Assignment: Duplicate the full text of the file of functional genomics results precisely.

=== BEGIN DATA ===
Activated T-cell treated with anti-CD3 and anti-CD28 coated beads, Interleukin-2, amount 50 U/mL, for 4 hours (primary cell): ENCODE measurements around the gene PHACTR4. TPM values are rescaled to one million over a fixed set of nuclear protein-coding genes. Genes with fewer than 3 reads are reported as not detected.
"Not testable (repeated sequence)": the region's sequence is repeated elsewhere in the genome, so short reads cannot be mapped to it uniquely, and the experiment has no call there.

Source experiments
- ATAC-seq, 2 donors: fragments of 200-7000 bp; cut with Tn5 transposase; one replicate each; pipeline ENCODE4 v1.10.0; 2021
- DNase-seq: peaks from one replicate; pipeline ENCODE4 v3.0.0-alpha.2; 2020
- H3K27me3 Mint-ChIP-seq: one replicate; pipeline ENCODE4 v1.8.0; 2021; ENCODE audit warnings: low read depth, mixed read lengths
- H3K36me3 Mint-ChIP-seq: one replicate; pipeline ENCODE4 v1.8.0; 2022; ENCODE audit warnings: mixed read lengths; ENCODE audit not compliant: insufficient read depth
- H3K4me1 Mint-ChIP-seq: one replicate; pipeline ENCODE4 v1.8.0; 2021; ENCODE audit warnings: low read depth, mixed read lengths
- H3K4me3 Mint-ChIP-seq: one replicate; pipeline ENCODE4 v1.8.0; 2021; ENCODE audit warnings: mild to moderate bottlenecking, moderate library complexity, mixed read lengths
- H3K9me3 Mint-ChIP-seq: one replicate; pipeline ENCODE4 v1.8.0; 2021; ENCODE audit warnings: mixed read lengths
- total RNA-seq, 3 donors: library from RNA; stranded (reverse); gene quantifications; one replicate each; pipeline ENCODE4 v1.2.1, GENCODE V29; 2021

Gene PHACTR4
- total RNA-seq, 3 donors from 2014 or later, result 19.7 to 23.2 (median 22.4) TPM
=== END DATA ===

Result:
Activated T-cell treated with anti-CD3 and anti-CD28 coated beads, Interleukin-2, amount 50 U/mL, for 4 hours (primary cell): ENCODE measurements around the gene PHACTR4. TPM values are rescaled to one million over a fixed set of nuclear protein-coding genes. Genes with fewer than 3 reads are reported as not detected.
"Not testable (repeated sequence)": the region's sequence is repeated elsewhere in the genome, so short reads cannot be mapped to it uniquely, and the experiment has no call there.

Source experiments
- ATAC-seq, 2 donors: fragments of 200-7000 bp; cut with Tn5 transposase; one replicate each; pipeline ENCODE4 v1.10.0; 2021
- DNase-seq: peaks from one replicate; pipeline ENCODE4 v3.0.0-alpha.2; 2020
- H3K27me3 Mint-ChIP-seq: one replicate; pipeline ENCODE4 v1.8.0; 2021; ENCODE audit warnings: low read depth, mixed read lengths
- H3K36me3 Mint-ChIP-seq: one replicate; pipeline ENCODE4 v1.8.0; 2022; ENCODE audit warnings: mixed read lengths; ENCODE audit not compliant: insufficient read depth
- H3K4me1 Mint-ChIP-seq: one replicate; pipeline ENCODE4 v1.8.0; 2021; ENCODE audit warnings: low read depth, mixed read lengths
- H3K4me3 Mint-ChIP-seq: one replicate; pipeline ENCODE4 v1.8.0; 2021; ENCODE audit warnings: mild to moderate bottlenecking, moderate library complexity, mixed read lengths
- H3K9me3 Mint-ChIP-seq: one replicate; pipeline ENCODE4 v1.8.0; 2021; ENCODE audit warnings: mixed read lengths
- total RNA-seq, 3 donors: library from RNA; stranded (reverse); gene quantifications; one replicate each; pipeline ENCODE4 v1.2.1, GENCODE V29; 2021

Gene PHACTR4
- total RNA-seq, 3 donors from 2014 or later, result 19.7 to 23.2 (median 22.4) TPM